A disk washer 148 separates the left side of the box section 120 from a leveling rod disk 146. The washers 138, 140 and 148 are preferably Teflon or Delrin or a similar material. A spacer tube 150 around the axle 130 maintains spacing between the left spindle 152 and the leveling rod disk 146, so that the leveling rods cannot become clamped between the left spindle 152 and the disk 146, as the arm pivots vertically to raise and lower a camera. Preferably, the leveling rod disk 146, the spacer tube 150, and the left spindle are machined from a single bar, leaving them connected for added rigidity and strength. As shown in FIG. 2, clamping bolts 135 are advantageously provided to clamp the left cap 154 and spindle 152 to the frame 30.
Upper and lower leveling rod pins 122 extend through the left cap 154 and left spindle 152, through holes in the upper and lower leveling rods 64 and 65 on the frame section 28, and into the leveling rod disk 48. Thus, the left spindle 152, leveling rods 64 and 65, and leveling rod disk 146 are fixed in position on the left upper arm 141 of the frame 30. Bearings may be provided to reduce friction between the pins 122 and the leveling rods, as they pivot about the pins. The pins 122 fix the center of rotation of the leveling rods, causing the ends of the leveling rods to remain vertically aligned, despite vertical pivoting arm movement.
Turning to FIG. 12, a center post 160 is rigidly attached to a camera dolly or crane arm base, such as shown in my U.S. Pat. No. 4,360,187 or U.S. Pat. No. 5,312,121, incorporated herein by reference, so that the arm 20 has a mobile base which can preferably be moved into different positions on a floor, track or other surface. A Teflon ring 170 around a base 162 is clamped by a split ring 164. Referring to FIG. 11, a pan brake handle 168 is attached to a pan brake bolt 166 which extends through the split ring 164. As the pan brake handle 168 is turned, the sides of the split ring 164 are pulled together and clamp onto the base 162, to stop panning rotation movement.
The frame 30 and base 162 are pivotally supported on the center post 160 via upper and lower center bearings 180 and 176. A frame ring 178 and post cap 182 secure the upper center bearing 180. A post cap bolt 184 holds the frame ring 178 and the frame 30 down onto the center post 160.
In use, the frame 30 carrying the frame section 28, as shown in FIG. 2, is bolted onto a center post 160 of a dolly or mobile base via the post cap bolt 184. Alternatively, if the frame 30 is provided with a center post 160, as shown in FIGS. 2 and 12, then the center post 160 is securely attached to the dolly or mobile base. The appropriate number of arms sections 22 are then fitted together on either side of the frame 30, to achieve the desired arm length. Specifically, the pins 54 and 56 are aligned with and moved into the holes 44 and 46, with adjoining sections moved together until the flat ends touch. The bolts 52 are then turned in to hold adjoining sections together. Due to the flat end surfaces, matching pin and hole contours, and precise machining, even tightening the bolts 52 by hand provides for a rigid arm 20. However, tightening the bolts 52 with a wrench prevents the bolts from becoming inadvertently loosened. As the frame sections are brought together, the holes in the leveling arm clevis 70 and tab 74 align with each other. Locking pins 114 are inserted through the holes, to securely link the upper and lower leveling rods 64 and 65 of adjoining arm sections 22, as shown in FIG. 1. The attachment of arm sections 22 to the frame section 28 is achieved in a similar way, except that the frame section 28 has two female ends. The weight bucket and nose section are attached at opposite ends, in a similar manner. Weights are placed into the weight bucket to balance the arm.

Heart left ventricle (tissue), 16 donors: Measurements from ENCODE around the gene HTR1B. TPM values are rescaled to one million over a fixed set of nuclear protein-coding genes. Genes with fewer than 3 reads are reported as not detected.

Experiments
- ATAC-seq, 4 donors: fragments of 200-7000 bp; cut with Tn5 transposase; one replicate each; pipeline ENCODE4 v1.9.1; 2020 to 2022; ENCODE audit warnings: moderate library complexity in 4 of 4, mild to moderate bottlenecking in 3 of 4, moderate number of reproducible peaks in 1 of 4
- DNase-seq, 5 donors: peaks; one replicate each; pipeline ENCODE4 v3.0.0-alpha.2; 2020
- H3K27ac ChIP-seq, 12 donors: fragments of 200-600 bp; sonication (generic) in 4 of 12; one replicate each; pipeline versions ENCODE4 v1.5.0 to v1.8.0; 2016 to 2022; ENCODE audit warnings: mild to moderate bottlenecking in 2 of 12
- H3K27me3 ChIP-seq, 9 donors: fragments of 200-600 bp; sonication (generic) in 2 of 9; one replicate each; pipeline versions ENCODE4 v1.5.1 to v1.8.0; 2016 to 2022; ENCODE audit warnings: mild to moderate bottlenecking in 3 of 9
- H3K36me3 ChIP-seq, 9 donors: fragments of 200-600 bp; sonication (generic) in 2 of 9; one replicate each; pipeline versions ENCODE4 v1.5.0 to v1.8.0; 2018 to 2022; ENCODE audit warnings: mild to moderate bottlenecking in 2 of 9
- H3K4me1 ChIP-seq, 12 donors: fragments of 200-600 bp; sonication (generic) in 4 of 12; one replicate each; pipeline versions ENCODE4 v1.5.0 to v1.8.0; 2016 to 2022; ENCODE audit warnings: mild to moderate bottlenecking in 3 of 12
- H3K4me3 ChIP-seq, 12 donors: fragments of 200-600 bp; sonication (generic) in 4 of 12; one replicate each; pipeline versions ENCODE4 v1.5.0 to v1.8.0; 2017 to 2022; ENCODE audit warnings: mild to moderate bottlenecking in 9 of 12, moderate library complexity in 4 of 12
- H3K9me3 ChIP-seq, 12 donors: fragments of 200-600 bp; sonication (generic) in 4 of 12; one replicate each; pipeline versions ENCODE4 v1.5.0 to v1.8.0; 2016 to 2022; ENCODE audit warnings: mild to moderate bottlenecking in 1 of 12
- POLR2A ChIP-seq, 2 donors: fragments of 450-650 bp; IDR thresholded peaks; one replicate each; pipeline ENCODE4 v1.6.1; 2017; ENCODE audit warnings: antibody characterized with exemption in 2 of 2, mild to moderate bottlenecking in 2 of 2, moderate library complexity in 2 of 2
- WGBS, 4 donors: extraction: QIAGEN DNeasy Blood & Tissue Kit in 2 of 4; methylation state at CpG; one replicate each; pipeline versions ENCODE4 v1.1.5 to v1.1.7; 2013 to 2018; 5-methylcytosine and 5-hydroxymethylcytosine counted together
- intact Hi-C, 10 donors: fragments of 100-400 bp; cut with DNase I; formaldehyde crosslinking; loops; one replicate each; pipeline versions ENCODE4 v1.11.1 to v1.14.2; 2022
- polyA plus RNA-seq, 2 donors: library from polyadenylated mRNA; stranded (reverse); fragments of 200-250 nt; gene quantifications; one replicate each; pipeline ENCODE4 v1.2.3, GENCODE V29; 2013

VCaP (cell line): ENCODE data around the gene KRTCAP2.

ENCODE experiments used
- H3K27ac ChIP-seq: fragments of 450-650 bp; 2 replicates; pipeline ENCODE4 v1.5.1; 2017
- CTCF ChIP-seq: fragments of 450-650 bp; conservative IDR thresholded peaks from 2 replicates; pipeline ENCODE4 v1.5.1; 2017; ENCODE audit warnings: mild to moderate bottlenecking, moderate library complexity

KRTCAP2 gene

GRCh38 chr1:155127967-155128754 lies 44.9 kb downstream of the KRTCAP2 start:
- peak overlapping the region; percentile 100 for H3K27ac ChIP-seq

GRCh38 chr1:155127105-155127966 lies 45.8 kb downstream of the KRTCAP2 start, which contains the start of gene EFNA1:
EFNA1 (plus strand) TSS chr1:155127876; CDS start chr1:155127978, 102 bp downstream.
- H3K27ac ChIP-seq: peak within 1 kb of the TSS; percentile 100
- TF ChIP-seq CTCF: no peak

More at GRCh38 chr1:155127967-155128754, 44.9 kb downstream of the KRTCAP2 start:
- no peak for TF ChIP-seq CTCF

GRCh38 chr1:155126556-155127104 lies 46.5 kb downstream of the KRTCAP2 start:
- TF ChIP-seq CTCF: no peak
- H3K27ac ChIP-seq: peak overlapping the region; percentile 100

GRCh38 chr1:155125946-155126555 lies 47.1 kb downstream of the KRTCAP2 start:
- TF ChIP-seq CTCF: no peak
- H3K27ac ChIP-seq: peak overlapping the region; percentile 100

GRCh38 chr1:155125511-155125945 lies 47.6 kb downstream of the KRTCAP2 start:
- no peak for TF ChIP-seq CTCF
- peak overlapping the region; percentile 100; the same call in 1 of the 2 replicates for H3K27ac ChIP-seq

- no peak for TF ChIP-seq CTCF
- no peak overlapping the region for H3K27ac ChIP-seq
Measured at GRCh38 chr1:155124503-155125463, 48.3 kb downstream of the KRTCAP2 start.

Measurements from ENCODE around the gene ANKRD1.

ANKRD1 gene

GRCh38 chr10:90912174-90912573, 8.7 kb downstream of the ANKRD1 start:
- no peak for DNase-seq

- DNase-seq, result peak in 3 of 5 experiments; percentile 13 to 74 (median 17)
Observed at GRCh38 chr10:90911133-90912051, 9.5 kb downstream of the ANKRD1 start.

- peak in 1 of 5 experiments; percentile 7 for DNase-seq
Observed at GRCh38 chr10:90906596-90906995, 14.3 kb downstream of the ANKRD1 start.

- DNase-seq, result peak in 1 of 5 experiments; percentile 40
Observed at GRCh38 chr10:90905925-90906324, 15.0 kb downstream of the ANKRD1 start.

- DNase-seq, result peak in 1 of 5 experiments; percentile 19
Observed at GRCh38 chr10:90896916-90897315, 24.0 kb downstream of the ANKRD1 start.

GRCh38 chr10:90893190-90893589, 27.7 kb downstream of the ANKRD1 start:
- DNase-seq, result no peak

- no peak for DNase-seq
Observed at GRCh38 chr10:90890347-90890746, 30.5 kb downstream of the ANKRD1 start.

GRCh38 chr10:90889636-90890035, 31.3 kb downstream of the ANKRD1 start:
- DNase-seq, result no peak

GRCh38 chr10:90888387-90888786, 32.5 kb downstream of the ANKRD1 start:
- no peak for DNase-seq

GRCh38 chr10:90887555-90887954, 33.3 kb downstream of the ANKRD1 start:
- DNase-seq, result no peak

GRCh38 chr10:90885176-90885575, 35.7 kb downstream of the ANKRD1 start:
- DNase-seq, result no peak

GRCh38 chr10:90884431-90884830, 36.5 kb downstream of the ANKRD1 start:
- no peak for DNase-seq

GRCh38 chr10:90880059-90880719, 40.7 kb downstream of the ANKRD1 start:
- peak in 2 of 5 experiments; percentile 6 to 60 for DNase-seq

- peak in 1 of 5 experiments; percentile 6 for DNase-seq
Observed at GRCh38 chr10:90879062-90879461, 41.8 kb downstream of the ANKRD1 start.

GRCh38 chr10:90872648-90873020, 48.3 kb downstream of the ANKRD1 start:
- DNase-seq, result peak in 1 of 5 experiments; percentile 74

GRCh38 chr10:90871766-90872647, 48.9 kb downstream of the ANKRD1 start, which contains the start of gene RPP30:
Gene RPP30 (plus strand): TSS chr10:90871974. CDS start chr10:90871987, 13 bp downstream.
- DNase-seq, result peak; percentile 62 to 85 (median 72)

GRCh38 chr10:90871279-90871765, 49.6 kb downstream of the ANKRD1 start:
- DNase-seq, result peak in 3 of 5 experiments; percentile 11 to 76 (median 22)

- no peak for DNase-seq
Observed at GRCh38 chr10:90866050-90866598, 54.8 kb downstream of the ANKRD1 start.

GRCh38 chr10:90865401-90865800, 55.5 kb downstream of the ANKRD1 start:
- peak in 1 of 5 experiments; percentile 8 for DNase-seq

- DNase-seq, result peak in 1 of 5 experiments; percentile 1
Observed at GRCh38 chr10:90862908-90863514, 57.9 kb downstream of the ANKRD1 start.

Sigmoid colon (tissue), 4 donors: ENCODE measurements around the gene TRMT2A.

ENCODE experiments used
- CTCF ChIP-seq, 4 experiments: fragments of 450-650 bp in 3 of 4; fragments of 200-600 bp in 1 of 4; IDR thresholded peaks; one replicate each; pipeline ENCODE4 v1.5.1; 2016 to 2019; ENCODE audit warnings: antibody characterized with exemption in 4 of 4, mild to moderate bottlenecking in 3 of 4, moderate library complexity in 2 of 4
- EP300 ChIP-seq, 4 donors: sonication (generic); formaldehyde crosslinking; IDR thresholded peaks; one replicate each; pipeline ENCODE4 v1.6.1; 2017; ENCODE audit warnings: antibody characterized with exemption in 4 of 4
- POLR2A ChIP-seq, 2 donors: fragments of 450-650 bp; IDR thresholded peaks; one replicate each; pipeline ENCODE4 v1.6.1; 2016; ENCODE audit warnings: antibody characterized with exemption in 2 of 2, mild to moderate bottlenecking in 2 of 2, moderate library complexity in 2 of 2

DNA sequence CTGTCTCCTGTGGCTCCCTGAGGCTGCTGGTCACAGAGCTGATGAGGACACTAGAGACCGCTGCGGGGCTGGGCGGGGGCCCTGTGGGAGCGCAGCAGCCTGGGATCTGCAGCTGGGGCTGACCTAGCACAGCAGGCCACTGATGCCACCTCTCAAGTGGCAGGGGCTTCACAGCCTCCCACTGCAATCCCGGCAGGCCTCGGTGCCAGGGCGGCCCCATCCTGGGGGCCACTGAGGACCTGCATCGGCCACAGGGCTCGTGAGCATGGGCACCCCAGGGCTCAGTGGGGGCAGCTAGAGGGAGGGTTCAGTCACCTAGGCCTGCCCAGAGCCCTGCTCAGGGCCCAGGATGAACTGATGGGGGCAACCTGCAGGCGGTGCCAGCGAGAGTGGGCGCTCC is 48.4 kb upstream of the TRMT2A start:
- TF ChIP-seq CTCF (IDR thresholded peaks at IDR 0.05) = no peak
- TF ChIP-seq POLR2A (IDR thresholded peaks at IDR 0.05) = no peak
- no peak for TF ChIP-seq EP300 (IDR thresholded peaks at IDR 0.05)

In a preferred embodiment, with the arm sections having a height of about 8.2 inches, a width of about 6 inches, a box section wall thickness of about ¼ of an inch, and a moment of inertia I of about 44 inches4, each 24 inch arm section weighs about 22 pounds. The arm 20 can therefore be readily assembled by attaching the arm sections to the frame section supported on a dolly or mobile base. Alternatively, multiple sections can first be attached together and then attached to the frame section 28, although this requires the lifting of greater weight. The outer beams 38 serve as handles for lifting and maneuvering individual arm sections 28, as well as maneuvering the entire arm 20 during filming.
The leveling system is next to the box section and in between the left side outer beams. In this position, the leveling system (i.e., the leveling rods and their supports and attachments) is shielded from damage and abuse (e.g., dropping arm sections), allows for a more compact design, and is out of the way during use. In addition, as the leveling system is well inside of the envelope 79, the outer beams may be grasped and used as handles away from any potential pinch points.
To lock the arm 20 against vertical movement (i.e., pivoting movement about the tilt axle 130, the tilt brake knob 132 is turned, causing the tilt axle 130 to act as a draw bar and being secured by the axle bolt 156. Correspondingly, the upper arms 141 and 143 of the frame 130 are moved slightly towards each other, clamping the right spindle 142 against the inner Teflon washer 140 and the upper arm 143, and at the same clamping the left side of the box section 120 against the disk washer 148 and the leveling rod disk 146, to the point where friction smoothly resists pivoting movement. When the tilt brake knob 132 is backed off, the clamping force on the frame section 28 is released and the low friction washers 138, 140, and 148 allow the beam 20 to freely pivot vertically. To prevent panning motion, the pan brake handle 168 is similarly tightened, drawing the split ring 164 together and clamping it on the base 162.